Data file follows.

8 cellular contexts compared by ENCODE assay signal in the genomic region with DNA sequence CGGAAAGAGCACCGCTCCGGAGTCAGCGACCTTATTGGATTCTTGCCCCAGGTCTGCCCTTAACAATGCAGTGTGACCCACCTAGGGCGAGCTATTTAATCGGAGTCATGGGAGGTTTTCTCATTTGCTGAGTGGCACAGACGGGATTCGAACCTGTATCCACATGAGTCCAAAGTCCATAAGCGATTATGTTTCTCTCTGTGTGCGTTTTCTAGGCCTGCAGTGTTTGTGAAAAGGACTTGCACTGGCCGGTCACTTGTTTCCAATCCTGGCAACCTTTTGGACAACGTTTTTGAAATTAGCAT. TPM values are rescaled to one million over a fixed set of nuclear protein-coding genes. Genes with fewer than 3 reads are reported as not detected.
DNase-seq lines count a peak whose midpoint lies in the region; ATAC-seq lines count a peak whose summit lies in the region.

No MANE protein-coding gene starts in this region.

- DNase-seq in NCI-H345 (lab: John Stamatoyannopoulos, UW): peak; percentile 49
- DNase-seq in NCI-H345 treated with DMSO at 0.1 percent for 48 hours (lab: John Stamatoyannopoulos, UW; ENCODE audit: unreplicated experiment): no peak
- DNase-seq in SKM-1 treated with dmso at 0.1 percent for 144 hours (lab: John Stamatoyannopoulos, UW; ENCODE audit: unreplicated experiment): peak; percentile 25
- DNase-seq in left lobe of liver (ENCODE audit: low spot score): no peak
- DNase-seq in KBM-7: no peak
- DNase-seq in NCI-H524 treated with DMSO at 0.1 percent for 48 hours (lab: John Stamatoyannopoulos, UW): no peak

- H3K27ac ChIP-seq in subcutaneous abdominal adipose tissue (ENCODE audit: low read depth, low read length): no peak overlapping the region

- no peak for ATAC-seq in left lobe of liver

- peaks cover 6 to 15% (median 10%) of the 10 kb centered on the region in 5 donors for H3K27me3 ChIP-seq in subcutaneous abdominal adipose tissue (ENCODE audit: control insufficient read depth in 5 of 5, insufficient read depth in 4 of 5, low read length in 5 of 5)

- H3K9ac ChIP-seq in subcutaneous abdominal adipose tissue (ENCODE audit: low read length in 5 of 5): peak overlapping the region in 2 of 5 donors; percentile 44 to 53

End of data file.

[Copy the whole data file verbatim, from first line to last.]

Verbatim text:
8 cellular contexts compared by ENCODE assay signal in the genomic region with DNA sequence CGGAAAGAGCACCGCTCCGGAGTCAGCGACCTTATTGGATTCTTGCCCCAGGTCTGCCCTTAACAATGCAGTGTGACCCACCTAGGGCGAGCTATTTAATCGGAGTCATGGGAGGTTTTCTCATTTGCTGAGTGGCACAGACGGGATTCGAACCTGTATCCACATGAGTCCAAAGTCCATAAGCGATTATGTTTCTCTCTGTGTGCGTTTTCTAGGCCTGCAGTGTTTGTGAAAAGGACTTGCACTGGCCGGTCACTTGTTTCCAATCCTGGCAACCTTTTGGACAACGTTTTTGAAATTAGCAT. TPM values are rescaled to one million over a fixed set of nuclear protein-coding genes. Genes with fewer than 3 reads are reported as not detected.
DNase-seq lines count a peak whose midpoint lies in the region; ATAC-seq lines count a peak whose summit lies in the region.

No MANE protein-coding gene starts in this region.

- DNase-seq in NCI-H345 (lab: John Stamatoyannopoulos, UW): peak; percentile 49
- DNase-seq in NCI-H345 treated with DMSO at 0.1 percent for 48 hours (lab: John Stamatoyannopoulos, UW; ENCODE audit: unreplicated experiment): no peak
- DNase-seq in SKM-1 treated with dmso at 0.1 percent for 144 hours (lab: John Stamatoyannopoulos, UW; ENCODE audit: unreplicated experiment): peak; percentile 25
- DNase-seq in left lobe of liver (ENCODE audit: low spot score): no peak
- DNase-seq in KBM-7: no peak
- DNase-seq in NCI-H524 treated with DMSO at 0.1 percent for 48 hours (lab: John Stamatoyannopoulos, UW): no peak

- H3K27ac ChIP-seq in subcutaneous abdominal adipose tissue (ENCODE audit: low read depth, low read length): no peak overlapping the region

- no peak for ATAC-seq in left lobe of liver

- peaks cover 6 to 15% (median 10%) of the 10 kb centered on the region in 5 donors for H3K27me3 ChIP-seq in subcutaneous abdominal adipose tissue (ENCODE audit: control insufficient read depth in 5 of 5, insufficient read depth in 4 of 5, low read length in 5 of 5)

- H3K9ac ChIP-seq in subcutaneous abdominal adipose tissue (ENCODE audit: low read length in 5 of 5): peak overlapping the region in 2 of 5 donors; percentile 44 to 53